#configuration #dotfiles #cli-tool #links #repository #applications #setup

app dotctl

A CLI tool for managing dotfile setups and removals

1 unstable release

0.1.0 Jan 23, 2024

#121 in Configuration

GPL-3.0-or-later

17KB
260 lines

Dotctl

dotctl is a CLI tool for managing active program configuration files (AKA "dotfiles"). It works alongside a dedicated directory that centralizes configuration location while allowing them to be linked appropriately

Usage

Your "dotfiles" repository

This tool aims to be agnostic of an individual "dotfile" repository. The storage and/or retrieval of the files is not handled by this tool. Whether you use git to manage a literal repository or you have a dedicated place on a cloud server for your "dotfiles", this tool can help with setting up these configurations.

As mentioned before, the layout and structure of the "dotfile" directory does not matter. The only assumption for now is that there is only a single repository housing the "dotfiles". This is intended because the tool should be able to integrate into existing setups without heavily modifying it. There may be some initial work to setup to get things working smoothly, but hopefully such work focused around the dotctl application and not anything that already exists.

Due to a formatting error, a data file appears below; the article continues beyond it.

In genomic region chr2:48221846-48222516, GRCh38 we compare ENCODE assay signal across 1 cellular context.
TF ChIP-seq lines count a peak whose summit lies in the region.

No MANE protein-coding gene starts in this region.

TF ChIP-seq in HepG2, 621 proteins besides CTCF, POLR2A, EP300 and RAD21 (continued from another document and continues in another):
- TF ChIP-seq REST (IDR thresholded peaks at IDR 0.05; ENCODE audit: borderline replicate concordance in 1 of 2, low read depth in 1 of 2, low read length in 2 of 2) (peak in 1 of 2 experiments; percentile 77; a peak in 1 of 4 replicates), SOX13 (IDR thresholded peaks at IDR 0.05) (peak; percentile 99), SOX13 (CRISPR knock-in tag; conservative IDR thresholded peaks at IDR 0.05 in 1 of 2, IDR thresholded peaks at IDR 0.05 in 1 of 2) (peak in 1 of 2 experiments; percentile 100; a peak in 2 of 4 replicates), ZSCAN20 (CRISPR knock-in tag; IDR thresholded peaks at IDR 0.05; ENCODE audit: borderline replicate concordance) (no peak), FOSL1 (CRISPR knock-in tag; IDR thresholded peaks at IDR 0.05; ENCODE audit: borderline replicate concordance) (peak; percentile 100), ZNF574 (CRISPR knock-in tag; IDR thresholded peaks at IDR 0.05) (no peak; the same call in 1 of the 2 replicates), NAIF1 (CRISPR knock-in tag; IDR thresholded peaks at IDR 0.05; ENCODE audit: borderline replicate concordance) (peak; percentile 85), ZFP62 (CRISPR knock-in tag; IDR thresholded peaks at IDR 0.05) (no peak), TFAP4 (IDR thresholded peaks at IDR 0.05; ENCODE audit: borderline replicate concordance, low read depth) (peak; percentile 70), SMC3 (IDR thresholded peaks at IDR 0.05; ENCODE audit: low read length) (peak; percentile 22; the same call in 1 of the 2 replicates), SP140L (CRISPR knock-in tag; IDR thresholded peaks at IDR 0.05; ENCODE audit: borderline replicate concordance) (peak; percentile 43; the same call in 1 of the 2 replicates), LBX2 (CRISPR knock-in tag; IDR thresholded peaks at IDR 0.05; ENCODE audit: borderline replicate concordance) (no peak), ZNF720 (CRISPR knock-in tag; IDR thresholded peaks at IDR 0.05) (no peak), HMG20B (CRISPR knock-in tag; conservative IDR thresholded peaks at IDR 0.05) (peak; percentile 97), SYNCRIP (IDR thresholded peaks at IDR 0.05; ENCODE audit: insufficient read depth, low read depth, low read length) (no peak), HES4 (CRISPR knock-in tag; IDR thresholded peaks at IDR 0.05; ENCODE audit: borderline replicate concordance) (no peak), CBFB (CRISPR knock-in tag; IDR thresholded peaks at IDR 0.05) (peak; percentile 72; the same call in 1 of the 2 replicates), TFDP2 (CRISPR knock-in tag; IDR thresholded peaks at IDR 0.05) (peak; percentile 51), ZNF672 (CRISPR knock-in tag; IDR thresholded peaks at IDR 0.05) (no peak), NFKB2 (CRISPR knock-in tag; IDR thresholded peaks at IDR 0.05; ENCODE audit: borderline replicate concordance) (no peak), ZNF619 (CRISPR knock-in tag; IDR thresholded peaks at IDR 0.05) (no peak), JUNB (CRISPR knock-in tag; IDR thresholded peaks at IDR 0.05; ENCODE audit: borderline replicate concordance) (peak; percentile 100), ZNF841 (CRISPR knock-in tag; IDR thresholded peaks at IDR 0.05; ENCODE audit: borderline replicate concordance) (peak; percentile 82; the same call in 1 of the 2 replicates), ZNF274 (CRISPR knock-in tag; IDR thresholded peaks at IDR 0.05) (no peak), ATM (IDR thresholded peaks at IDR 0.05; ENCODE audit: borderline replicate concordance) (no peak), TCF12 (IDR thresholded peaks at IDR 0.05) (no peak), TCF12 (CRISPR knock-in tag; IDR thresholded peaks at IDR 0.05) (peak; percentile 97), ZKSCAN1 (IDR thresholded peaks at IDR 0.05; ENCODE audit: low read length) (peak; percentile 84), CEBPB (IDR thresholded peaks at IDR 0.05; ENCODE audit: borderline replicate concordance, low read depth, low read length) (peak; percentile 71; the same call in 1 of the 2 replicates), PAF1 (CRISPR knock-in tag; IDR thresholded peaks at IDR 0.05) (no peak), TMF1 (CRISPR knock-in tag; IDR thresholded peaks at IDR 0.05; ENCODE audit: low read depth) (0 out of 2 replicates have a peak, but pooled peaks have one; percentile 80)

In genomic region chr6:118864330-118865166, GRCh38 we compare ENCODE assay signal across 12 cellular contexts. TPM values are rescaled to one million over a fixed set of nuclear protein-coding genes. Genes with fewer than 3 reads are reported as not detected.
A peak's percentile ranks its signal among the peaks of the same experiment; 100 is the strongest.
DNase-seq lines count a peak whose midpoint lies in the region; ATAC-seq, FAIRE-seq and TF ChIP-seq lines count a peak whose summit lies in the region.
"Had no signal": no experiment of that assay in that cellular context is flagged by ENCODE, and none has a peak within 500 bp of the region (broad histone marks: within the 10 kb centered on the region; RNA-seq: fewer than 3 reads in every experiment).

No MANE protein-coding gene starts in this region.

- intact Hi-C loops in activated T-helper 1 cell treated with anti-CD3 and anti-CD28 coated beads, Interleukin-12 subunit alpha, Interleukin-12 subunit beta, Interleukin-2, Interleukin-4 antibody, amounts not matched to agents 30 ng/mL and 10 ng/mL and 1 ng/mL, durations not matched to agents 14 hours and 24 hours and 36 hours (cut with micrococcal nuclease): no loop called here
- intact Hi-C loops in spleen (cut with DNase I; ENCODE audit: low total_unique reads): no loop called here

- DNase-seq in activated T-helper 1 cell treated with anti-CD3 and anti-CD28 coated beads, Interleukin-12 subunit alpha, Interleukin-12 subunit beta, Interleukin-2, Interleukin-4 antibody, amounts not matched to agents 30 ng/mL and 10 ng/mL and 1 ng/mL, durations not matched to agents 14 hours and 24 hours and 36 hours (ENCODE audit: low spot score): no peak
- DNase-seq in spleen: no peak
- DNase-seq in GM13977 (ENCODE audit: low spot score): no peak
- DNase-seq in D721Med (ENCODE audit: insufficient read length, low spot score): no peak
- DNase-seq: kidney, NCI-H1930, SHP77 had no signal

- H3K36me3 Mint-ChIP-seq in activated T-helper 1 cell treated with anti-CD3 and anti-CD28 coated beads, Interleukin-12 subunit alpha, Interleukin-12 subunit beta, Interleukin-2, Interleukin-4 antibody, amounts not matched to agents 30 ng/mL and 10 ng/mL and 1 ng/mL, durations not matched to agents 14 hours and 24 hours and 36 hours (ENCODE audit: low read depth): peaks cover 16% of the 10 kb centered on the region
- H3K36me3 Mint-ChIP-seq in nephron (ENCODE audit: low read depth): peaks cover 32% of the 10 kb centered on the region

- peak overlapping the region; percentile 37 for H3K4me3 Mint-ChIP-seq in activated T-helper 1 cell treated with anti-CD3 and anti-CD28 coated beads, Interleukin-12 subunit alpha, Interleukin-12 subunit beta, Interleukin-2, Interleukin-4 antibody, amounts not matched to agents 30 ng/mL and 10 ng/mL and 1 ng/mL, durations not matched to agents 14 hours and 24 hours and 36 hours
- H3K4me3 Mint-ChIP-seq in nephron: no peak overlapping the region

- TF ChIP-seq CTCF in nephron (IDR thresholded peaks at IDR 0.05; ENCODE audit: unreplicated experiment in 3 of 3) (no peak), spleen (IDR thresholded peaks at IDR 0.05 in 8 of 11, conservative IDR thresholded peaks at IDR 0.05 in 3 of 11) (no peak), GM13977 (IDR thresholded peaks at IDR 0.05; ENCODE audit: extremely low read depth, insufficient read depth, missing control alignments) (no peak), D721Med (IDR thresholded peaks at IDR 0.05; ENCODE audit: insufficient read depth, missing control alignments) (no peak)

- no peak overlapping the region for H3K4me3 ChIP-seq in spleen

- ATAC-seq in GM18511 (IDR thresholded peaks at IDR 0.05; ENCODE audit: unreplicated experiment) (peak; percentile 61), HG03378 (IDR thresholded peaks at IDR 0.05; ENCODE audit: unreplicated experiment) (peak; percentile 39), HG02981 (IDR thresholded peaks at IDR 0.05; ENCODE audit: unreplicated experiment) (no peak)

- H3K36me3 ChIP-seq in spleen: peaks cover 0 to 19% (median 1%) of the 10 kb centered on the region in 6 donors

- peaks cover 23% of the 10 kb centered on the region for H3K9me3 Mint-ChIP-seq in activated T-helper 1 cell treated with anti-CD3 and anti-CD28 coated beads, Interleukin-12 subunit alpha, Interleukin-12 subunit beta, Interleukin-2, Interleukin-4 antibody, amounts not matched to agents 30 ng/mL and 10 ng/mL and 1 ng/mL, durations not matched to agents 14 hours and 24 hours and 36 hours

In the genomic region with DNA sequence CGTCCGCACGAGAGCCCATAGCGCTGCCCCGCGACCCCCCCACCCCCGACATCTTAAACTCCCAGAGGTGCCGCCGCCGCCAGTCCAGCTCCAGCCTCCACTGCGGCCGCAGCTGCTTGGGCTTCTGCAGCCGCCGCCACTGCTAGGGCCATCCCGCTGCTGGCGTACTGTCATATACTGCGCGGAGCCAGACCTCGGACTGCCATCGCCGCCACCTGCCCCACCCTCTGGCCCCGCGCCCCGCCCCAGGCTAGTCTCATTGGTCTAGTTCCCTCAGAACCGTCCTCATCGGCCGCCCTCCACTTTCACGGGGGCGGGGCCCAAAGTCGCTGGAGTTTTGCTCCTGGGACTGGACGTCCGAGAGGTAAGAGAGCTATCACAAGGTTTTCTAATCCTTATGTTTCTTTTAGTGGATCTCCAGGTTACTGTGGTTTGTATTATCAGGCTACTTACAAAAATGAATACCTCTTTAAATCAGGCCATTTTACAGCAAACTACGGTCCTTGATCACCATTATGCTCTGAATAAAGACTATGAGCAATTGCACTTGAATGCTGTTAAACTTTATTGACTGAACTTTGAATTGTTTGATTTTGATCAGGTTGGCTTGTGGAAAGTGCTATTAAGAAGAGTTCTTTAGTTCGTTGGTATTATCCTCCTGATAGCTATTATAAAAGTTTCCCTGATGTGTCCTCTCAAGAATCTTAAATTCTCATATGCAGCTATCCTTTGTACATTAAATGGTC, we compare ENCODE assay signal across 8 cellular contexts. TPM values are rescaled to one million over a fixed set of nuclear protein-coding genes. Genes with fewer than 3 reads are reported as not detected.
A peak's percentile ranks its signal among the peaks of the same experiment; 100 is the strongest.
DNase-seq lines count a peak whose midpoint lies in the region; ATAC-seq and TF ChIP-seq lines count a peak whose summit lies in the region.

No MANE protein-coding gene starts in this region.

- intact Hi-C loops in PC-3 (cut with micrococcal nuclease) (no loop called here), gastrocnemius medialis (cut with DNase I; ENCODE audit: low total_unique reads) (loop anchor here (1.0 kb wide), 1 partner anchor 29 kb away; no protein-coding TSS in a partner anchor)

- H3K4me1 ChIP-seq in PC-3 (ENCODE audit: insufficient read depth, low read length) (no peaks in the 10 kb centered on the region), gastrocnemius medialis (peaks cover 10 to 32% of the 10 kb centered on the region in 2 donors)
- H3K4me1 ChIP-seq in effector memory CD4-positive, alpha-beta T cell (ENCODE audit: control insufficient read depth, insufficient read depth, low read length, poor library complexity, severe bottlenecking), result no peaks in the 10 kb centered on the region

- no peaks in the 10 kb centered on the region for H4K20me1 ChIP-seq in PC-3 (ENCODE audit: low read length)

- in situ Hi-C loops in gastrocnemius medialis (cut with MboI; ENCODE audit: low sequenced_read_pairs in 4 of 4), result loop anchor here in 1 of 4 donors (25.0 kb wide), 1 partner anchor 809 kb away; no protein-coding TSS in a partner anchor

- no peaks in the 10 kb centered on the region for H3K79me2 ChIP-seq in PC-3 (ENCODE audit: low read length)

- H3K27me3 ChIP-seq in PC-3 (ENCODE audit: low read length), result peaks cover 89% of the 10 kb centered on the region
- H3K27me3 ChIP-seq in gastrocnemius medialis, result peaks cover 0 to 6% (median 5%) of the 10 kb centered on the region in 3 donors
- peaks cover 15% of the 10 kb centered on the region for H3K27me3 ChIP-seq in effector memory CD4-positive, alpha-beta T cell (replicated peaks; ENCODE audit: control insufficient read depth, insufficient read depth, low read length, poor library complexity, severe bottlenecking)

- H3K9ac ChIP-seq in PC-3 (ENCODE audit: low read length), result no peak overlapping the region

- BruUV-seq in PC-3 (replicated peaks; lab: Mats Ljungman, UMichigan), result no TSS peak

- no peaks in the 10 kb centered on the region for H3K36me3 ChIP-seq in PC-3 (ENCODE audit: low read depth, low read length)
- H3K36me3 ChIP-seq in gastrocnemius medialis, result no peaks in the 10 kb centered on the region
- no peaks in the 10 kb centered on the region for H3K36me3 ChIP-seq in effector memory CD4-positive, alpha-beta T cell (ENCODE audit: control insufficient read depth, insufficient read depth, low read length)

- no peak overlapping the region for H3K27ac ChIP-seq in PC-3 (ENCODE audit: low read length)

Your dotctl config

Currently, the only configuration format supported is YAML, but more formats may come later on. The configuration for dotctl consists of two parts: an options sections and a list of configurations to work with. If a configuration is not part of that list, dotctl won't know about it.

Configuration options

This section assigns values to certain things that dotctl may utilize. Currently, the only thing here is the location of the "dotfile" repository that this configuration is part of.

options:
  repository: "~/.dotfiles"

The value here should be the full path for the directory that houses the "dotfiles". It should be absolute, but support for the ~ shorthand is included for convenience.

Configuration apps

Application configurations are objects in a list that dotctl will be able to work with. Each configuration needs to specify some information to determine